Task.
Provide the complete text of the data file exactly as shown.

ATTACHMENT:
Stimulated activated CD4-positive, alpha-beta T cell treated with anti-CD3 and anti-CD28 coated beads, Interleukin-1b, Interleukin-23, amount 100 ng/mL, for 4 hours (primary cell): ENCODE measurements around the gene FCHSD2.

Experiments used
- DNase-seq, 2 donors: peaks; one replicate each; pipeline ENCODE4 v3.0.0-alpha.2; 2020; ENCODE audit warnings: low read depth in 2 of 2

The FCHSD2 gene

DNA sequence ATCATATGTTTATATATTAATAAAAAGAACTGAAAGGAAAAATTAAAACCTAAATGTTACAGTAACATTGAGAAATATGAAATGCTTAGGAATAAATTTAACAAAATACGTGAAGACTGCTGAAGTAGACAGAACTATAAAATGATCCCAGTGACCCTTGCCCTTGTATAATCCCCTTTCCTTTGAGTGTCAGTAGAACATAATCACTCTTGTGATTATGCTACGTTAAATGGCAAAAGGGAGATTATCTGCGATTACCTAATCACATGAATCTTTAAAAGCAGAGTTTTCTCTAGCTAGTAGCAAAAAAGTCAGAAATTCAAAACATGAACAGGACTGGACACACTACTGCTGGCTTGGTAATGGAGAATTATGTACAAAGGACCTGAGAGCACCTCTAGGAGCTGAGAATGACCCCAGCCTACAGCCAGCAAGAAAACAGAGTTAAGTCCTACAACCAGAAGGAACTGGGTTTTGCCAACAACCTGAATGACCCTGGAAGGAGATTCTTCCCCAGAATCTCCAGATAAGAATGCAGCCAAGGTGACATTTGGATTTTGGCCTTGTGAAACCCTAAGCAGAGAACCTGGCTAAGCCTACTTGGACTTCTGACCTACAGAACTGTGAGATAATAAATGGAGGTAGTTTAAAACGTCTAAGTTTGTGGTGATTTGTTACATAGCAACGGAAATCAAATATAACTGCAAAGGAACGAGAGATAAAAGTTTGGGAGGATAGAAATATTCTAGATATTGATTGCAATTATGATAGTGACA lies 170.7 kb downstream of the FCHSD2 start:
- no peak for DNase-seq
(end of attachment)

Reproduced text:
Stimulated activated CD4-positive, alpha-beta T cell treated with anti-CD3 and anti-CD28 coated beads, Interleukin-1b, Interleukin-23, amount 100 ng/mL, for 4 hours (primary cell): ENCODE measurements around the gene FCHSD2.

Experiments used
- DNase-seq, 2 donors: peaks; one replicate each; pipeline ENCODE4 v3.0.0-alpha.2; 2020; ENCODE audit warnings: low read depth in 2 of 2

The FCHSD2 gene

DNA sequence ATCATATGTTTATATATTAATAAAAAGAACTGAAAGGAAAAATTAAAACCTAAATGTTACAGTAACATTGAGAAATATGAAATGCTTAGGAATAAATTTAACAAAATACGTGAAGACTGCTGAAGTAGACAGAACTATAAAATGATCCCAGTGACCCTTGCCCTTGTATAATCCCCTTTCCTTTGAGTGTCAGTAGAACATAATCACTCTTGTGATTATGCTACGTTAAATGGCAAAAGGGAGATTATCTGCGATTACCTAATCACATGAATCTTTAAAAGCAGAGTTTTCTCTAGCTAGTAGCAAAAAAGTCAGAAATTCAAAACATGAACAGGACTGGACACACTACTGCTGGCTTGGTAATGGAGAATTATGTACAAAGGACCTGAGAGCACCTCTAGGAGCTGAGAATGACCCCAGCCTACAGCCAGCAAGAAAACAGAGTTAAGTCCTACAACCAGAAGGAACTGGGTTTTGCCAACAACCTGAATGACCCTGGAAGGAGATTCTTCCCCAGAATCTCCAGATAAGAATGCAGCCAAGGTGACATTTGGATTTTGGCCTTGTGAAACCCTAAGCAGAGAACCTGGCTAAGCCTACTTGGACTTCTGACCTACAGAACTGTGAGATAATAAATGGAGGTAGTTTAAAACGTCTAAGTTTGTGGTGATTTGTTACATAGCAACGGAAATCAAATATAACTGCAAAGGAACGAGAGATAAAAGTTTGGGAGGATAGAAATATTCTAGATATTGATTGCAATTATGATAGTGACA lies 170.7 kb downstream of the FCHSD2 start:
- no peak for DNase-seq